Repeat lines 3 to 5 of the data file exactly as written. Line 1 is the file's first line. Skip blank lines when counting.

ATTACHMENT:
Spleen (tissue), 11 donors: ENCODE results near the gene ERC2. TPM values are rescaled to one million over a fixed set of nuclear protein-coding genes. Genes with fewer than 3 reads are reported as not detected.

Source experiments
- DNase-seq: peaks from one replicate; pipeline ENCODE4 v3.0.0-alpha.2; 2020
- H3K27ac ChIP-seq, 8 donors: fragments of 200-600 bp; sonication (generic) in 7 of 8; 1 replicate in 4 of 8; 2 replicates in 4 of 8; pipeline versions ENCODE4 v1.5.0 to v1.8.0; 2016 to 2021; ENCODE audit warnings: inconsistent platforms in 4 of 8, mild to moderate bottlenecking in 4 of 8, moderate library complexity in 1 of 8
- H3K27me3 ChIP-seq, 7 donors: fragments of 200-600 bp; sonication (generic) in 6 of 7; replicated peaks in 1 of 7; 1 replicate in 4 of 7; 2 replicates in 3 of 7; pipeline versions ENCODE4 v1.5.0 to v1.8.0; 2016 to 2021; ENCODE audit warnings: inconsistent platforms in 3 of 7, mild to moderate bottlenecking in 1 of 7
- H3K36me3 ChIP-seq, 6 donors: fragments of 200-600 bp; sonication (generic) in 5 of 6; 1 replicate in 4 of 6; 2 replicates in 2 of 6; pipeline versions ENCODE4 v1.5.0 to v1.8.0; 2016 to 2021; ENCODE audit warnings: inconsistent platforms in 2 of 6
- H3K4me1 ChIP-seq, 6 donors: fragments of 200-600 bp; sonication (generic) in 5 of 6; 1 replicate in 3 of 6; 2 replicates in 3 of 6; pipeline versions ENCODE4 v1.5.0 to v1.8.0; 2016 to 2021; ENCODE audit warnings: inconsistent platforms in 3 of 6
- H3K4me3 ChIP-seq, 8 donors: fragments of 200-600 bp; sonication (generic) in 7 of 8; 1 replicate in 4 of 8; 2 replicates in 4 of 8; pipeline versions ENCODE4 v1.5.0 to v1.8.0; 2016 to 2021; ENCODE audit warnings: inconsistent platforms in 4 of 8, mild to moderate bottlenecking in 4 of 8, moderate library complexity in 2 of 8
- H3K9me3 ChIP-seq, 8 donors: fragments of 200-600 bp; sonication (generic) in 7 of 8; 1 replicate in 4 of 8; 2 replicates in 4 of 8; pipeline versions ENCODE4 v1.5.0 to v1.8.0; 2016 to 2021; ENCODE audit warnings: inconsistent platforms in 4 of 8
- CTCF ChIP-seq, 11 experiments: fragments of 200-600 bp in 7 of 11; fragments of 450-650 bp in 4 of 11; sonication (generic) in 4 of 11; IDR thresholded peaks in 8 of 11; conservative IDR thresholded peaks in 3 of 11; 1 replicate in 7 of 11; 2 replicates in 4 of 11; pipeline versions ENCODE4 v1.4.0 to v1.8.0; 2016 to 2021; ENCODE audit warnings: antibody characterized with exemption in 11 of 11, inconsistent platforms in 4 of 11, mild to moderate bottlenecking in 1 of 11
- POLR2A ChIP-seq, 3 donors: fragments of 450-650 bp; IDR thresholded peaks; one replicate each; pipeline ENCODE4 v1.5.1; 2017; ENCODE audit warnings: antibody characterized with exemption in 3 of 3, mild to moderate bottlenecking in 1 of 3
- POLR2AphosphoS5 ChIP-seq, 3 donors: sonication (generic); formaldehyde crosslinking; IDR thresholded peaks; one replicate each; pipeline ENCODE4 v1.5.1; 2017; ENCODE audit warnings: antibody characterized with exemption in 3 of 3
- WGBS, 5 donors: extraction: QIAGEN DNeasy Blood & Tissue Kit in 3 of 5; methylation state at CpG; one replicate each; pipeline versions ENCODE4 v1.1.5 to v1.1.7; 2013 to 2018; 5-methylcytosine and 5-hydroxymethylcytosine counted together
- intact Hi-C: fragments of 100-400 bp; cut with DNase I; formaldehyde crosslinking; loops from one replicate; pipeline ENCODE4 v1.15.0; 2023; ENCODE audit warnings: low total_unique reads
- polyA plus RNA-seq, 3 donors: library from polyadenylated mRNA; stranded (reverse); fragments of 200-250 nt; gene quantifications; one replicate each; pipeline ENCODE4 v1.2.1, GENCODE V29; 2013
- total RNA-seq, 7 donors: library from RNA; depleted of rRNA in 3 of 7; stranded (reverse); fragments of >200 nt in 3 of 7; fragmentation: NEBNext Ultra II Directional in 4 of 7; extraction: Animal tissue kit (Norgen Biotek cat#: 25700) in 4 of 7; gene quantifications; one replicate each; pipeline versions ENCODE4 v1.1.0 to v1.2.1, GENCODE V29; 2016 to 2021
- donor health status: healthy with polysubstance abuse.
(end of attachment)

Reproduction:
- DNase-seq: peaks from one replicate; pipeline ENCODE4 v3.0.0-alpha.2; 2020
- H3K27ac ChIP-seq, 8 donors: fragments of 200-600 bp; sonication (generic) in 7 of 8; 1 replicate in 4 of 8; 2 replicates in 4 of 8; pipeline versions ENCODE4 v1.5.0 to v1.8.0; 2016 to 2021; ENCODE audit warnings: inconsistent platforms in 4 of 8, mild to moderate bottlenecking in 4 of 8, moderate library complexity in 1 of 8
- H3K27me3 ChIP-seq, 7 donors: fragments of 200-600 bp; sonication (generic) in 6 of 7; replicated peaks in 1 of 7; 1 replicate in 4 of 7; 2 replicates in 3 of 7; pipeline versions ENCODE4 v1.5.0 to v1.8.0; 2016 to 2021; ENCODE audit warnings: inconsistent platforms in 3 of 7, mild to moderate bottlenecking in 1 of 7